What is Imputed Income on a Pay Stub? Definition and Examples

Imputed income

Nowadays, employers need to offer various benefits if they want to recruit and retain employees.

The value of these benefits is known as imputed income, and employees need to pay taxes on their value and report it to the IRS by filling out W2-Forms and pay stubs.

But how do you report imputed income on a pay stub? Although it might seem difficult at first, don’t worry—we’ve got your back! Keep reading to find all the answers you need.

Key Takeaways

  • Imputed income represents the benefits that an employee receives that aren’t part of their net pay.
  • The most common examples of imputed income include employee discounts, personal use of company cars or cell phones, educational aid, etc.
  • Fringe benefits are the benefits that are used to compensate employees beyond their regular wages and can be taxable or non-taxable.
  • Some common fringe benefits are gym memberships, de minimis benefits, housing allowance, moving expenses, etc.
  • To report imputed income, you need to:
    • Identify which benefits are taxable
    • Determine the fair market value of benefits
    • Fill in the W-2 form and pay stubs

What is Imputed Income?

Imputed Income

Simply put, "imputed income'' refers to the benefits an employee receives that aren’t part of their wages or salary. It’s the cash equivalent value of an employee’s non-cash benefits. This income is added to the employee’s gross wage, but it isn’t included in their net pay.

The best way to understand imputed income is through an example. For instance, if your employee completes a project before the deadline and you award them with a $50 gift ecard, that is considered an imputed income benefit.

Most importantly, as an employer or a business owner, you must report your employees’ imputed income on W-2 forms, as it’s taxable. Generally, both you and your employees need to pay FICA tax, which includes a 1.45% Medicare tax and a 6.2% Social Security tax on earnings.

Lastly, imputed income benefits can be given to employees in the US as fringe benefits, which we’ll go over shortly.

What Are Fringe Benefits?

Now, let’s explain fringe benefits because you’ll need to identify them when reporting imputed income for your employees.

As you’ll notice, imputed income and fringe benefits overlap. The biggest difference between the two is that the former is legally required, whereas the latter isn’t and is handed out at the discretion of the business owner.

In layman’s terms, fringe benefits are used to compensate employees beyond their regular wages. For example, they might include stock options, cell phones, gym memberships, snacks, meals, etc.

Most of the time, fringe benefits are promised in job ads to attract new employees and job hunters. They are an easy way to motivate someone to work extra, but keep in mind that fringe benefits can be both taxable and non-taxable.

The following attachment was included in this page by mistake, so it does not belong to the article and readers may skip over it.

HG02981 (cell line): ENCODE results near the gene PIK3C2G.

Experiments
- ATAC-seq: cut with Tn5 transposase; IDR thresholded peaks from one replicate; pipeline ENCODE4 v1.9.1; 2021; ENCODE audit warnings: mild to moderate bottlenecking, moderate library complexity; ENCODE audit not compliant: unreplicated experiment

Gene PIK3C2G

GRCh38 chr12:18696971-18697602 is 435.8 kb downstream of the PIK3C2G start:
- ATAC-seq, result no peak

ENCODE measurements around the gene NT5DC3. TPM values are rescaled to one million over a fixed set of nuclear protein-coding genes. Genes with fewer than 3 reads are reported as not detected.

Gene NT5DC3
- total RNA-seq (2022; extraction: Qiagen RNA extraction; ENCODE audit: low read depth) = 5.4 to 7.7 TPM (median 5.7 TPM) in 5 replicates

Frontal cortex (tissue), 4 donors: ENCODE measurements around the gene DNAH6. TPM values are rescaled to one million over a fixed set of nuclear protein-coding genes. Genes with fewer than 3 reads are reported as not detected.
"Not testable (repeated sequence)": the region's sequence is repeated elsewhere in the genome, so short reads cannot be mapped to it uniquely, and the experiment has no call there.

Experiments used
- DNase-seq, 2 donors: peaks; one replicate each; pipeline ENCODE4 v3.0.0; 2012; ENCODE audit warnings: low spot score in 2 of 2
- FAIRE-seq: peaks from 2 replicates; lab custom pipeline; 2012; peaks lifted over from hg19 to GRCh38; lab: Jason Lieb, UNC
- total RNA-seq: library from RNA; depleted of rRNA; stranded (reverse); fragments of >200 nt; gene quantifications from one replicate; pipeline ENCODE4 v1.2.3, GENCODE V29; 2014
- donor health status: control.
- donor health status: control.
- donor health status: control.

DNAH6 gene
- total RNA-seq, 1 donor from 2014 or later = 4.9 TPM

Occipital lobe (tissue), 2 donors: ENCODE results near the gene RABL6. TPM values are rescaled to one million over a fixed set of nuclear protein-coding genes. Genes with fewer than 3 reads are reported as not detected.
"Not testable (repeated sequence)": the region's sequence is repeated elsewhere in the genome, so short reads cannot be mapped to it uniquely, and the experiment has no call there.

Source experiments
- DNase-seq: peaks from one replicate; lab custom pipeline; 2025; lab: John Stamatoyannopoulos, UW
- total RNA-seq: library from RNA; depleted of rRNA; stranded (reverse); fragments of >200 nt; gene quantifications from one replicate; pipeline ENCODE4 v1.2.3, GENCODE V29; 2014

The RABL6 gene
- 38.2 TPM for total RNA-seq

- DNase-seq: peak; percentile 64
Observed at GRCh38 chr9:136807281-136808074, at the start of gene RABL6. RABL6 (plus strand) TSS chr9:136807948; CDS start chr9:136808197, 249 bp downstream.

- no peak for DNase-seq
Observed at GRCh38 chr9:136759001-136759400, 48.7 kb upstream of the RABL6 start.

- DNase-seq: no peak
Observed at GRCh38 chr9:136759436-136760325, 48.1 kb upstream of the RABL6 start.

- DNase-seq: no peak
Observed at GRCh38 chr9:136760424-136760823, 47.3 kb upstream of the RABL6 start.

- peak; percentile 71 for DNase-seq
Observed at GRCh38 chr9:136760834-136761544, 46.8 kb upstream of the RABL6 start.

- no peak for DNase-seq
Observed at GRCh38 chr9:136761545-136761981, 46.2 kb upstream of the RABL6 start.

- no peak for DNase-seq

Taxable and Non-taxable Fringe Benefits

Taxable and Non-taxable Fringe Benefits

Generally, the majority of fringe benefits come in the form of a service or a product instead of a cash payment. This makes them taxed based on their cash-value equivalent.

The most common taxable fringe benefits are:

  • Gym memberships
  • De minimis benefits
  • Employer-provided cell phone for non-business use
  • Employer-provided vehicle or car lease
  • Housing allowance and moving expenses

Still, there are exemptions for this, as some fringe benefits are non-taxable—according to the IRS—and deducted on a pretax basis. They are reported on the annual tax return and include benefits such as:

  • Achievement awards of up to $1,600
  • Disability insurance
  • Dependant care of up to $5,000 per year
  • Medical insurance plans, such as health, vision, and dental care
  • Lodging and meals on business premises
  • Retirement planning services
  • Qualified employee discounts and transportation benefits

Examples of Imputed Income

Whether you’re an employer or an employee, you need to have a crystal-clear picture of what is considered imputed income. Here are some of the most common examples of imputed income you can see:

  • Employee discounts
  • Awards and prizes
  • Employer gifts, such as cash and gift cards
  • Personal use of a company’s or employer’s car
  • Non-deductible moving expense reimbursements
  • Educational assistance and reduction of tuition
  • Any use of an employer’s issued cell phone
  • Health insurance for non-dependents (e.g., a domestic partner)
  • Employee deduction assistance over the excluded amount
  • Adoption assistance that exceeds the tax-free maximum
  • Group-term life insurance that exceeds more than $50,000
  • Employee’s income from exercising nonstatutory stock options
  • Employee’s taxable income from the issuance of restricted stock